To be honest I am not much affected, beyond a kind of abstract regret, by the fire at Notre Dame. Until I went back just now and looked through my photo album, I wasn't even sure if we'd visited the place on the school trip to Paris I took in the late 1980s (it would seem we did). I would much more regret the loss of the Musee D'Orsay or the Centre de Pompidou both of which I recall far more vividly from the trip.
Edit, because it seems I might need to clarify: that title is the actual title.
( The Girl I Left Behind Me )
Now they're claiming it was a coding glitch. How utterly stupid does Zuckerberg think people are?
Dozens charged in major opioid bust across U.S.'k
By Brian Pascus
Updated on: April 17, 2019 / 10:36 PM / CBS News
Dozens of people, including 53 medical professionals, have been charged for their alleged participation in the illegal prescription and distribution of opioids and other narcotics, Justice Department and Department of Health and Human Services officials said Wednesday. Federal law enforcement and health officials held a press conference in Cincinnati where they announced charges resulting from the Appalachian Regional Prescription Opioid Strike Force takedown operation that began only four months ago.
[...] According to the indictment, one pharmacy in Dayton, Ohio prescribed over 1.75 million opioid pillsWait what. Pharmacies can prescribe? Is that a thing? I thought the whole point of pharmacists existing was to separate the prescribing of drugs from the selling of drugs to eliminate the conflict of interest?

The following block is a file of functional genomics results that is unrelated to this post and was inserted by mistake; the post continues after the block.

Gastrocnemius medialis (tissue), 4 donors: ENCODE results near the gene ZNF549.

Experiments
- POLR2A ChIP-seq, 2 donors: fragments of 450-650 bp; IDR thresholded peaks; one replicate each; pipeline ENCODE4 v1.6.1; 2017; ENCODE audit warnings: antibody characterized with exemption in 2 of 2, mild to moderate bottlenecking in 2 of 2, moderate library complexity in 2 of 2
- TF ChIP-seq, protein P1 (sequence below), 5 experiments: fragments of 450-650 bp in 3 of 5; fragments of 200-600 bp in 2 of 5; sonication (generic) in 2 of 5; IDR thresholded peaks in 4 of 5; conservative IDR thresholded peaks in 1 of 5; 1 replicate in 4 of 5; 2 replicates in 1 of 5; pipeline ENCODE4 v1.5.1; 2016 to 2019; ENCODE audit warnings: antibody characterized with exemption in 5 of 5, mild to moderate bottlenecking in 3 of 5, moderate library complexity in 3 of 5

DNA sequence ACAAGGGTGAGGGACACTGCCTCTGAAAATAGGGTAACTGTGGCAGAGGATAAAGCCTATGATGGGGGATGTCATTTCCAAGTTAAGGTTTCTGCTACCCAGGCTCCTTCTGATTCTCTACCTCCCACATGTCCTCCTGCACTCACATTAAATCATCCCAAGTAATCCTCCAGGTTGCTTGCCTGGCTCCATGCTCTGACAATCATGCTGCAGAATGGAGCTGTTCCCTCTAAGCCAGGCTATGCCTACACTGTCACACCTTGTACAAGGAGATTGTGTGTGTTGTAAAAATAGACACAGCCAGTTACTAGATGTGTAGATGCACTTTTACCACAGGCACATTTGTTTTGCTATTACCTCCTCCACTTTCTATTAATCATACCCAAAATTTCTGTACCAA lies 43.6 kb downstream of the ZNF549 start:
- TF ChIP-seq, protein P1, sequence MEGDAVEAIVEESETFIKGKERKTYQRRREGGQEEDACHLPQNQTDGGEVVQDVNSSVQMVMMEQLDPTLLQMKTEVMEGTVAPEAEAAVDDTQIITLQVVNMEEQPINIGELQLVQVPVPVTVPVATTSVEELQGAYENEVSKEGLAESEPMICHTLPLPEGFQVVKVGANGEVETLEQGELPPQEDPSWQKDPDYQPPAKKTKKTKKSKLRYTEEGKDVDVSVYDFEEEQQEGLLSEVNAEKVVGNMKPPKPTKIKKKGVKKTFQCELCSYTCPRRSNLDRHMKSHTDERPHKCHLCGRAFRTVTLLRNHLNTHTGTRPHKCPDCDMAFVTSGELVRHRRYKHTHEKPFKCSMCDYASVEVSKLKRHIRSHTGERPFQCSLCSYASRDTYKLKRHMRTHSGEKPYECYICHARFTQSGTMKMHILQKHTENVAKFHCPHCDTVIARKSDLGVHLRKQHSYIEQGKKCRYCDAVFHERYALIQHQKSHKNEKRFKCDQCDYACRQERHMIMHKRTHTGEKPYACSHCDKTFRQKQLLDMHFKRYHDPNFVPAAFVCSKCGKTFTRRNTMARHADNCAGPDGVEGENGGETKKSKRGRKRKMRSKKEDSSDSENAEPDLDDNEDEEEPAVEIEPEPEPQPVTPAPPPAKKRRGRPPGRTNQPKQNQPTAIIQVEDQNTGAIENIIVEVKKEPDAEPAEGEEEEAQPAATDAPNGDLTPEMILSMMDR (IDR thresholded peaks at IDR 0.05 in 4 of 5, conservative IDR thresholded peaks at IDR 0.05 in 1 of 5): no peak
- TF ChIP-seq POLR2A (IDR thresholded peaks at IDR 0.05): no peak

The indictment states one doctor in the Western District of Tennessee, who called himself the "Rock Doc," would exchange opioids and benzodiazepines with patients in return for sexual favors.This is your friendly reminder that if a physician is prescribing medications to someone, the recipient of that prescription is that physician's patient, and a physician having sexual contact with a patient is, depending on jurisdiction, somewhere on the continuum from profoundly unethical to frankly felonious. Further, that someone with an addiction is someone with a mental illness that makes them desperate for relief. This is not an exchange for sexual favors, this is a medical professional sexually extorting the vulnerable mentally ill. Jesus Fucking Christ. This is like saying that a manager "exchanged promotions with subordinates for sexual favors", only worse. There is no sense in which this is a meeting of equals in which consent can obtain.